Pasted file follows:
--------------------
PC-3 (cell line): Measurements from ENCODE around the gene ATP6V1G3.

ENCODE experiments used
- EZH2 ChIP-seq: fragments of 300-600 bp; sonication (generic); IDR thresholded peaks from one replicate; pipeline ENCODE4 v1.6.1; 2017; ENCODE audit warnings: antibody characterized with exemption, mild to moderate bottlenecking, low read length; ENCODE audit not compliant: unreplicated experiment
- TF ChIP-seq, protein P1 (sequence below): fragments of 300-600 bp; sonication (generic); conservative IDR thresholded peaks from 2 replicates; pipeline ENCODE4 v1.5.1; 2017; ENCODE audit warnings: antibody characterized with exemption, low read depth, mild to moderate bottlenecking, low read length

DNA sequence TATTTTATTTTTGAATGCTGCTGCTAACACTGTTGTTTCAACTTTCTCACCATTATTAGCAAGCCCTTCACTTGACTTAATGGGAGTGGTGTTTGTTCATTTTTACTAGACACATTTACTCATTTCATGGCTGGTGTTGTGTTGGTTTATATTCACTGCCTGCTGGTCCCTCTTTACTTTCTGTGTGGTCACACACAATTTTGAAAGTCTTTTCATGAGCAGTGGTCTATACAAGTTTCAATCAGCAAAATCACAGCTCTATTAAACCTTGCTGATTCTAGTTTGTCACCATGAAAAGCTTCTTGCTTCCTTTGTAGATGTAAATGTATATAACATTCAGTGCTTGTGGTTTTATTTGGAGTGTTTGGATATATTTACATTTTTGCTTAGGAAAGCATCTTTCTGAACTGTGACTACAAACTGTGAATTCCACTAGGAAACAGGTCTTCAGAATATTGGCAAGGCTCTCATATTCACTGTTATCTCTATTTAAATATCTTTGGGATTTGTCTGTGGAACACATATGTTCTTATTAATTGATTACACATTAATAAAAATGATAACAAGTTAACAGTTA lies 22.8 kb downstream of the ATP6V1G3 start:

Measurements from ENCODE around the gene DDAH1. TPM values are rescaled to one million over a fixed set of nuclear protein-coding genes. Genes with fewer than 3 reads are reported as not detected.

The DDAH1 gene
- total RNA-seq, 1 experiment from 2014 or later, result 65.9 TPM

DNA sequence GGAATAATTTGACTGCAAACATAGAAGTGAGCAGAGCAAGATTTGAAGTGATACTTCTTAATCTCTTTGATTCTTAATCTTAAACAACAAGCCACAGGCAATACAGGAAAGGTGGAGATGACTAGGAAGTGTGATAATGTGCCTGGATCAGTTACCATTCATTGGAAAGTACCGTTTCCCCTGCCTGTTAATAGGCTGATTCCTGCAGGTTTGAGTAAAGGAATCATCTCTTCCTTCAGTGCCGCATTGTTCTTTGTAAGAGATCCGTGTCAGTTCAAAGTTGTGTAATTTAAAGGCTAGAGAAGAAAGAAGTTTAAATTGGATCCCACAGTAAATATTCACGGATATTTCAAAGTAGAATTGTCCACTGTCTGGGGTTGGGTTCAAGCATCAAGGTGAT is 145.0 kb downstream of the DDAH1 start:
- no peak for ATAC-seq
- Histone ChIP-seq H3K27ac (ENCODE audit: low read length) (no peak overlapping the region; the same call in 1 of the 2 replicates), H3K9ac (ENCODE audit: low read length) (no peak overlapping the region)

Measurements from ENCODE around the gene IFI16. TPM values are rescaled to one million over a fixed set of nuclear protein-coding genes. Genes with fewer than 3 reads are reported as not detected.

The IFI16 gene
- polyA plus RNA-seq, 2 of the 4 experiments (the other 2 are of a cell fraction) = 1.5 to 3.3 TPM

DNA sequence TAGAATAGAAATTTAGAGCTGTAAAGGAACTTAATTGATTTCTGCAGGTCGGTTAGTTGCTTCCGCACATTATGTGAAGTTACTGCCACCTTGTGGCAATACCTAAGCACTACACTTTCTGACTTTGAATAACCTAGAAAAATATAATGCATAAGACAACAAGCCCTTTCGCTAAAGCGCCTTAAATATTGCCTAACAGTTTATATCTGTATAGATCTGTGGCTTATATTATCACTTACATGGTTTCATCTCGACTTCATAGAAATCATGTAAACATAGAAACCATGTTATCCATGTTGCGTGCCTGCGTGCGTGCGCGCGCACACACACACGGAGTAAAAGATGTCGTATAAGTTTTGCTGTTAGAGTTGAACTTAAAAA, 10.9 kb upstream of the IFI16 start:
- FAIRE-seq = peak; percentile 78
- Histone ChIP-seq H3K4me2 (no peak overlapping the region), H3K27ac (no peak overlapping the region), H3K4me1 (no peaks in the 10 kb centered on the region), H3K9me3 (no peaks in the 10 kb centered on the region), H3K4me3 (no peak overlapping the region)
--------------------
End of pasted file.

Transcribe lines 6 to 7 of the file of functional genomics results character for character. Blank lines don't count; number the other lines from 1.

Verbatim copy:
Measurements from ENCODE around the gene DDAH1. TPM values are rescaled to one million over a fixed set of nuclear protein-coding genes. Genes with fewer than 3 reads are reported as not detected.

The DDAH1 gene